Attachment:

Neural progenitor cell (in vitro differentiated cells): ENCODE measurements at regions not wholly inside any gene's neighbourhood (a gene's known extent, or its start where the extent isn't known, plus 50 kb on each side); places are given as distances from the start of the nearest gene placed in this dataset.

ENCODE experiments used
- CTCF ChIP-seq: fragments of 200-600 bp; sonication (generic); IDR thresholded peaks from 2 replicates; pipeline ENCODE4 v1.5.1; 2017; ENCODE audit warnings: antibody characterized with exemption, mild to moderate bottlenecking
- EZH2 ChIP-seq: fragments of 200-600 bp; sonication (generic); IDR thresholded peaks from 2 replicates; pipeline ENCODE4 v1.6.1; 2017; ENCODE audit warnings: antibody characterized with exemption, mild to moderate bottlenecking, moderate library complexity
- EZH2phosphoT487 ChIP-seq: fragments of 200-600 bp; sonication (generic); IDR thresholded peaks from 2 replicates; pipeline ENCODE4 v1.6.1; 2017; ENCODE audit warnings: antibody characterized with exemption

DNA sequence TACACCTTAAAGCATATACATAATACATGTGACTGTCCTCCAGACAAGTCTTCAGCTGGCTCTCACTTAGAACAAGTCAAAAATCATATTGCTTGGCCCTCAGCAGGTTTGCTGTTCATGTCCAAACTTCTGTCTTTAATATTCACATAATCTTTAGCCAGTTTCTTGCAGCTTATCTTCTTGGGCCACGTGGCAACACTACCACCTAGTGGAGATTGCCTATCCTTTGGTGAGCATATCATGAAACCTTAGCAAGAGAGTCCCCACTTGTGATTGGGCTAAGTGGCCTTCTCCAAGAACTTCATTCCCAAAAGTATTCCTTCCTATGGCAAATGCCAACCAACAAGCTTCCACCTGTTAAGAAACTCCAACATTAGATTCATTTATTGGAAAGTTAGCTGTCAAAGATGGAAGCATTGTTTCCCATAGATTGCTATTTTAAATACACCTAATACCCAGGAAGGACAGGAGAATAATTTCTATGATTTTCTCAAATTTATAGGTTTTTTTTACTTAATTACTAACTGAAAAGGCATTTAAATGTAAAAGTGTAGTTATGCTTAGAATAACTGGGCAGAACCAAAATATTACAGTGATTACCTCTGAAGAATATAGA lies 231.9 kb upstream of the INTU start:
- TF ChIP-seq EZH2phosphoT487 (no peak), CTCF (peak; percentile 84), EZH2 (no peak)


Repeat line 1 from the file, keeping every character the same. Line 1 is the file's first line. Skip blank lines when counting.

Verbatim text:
Neural progenitor cell (in vitro differentiated cells): ENCODE measurements at regions not wholly inside any gene's neighbourhood (a gene's known extent, or its start where the extent isn't known, plus 50 kb on each side); places are given as distances from the start of the nearest gene placed in this dataset.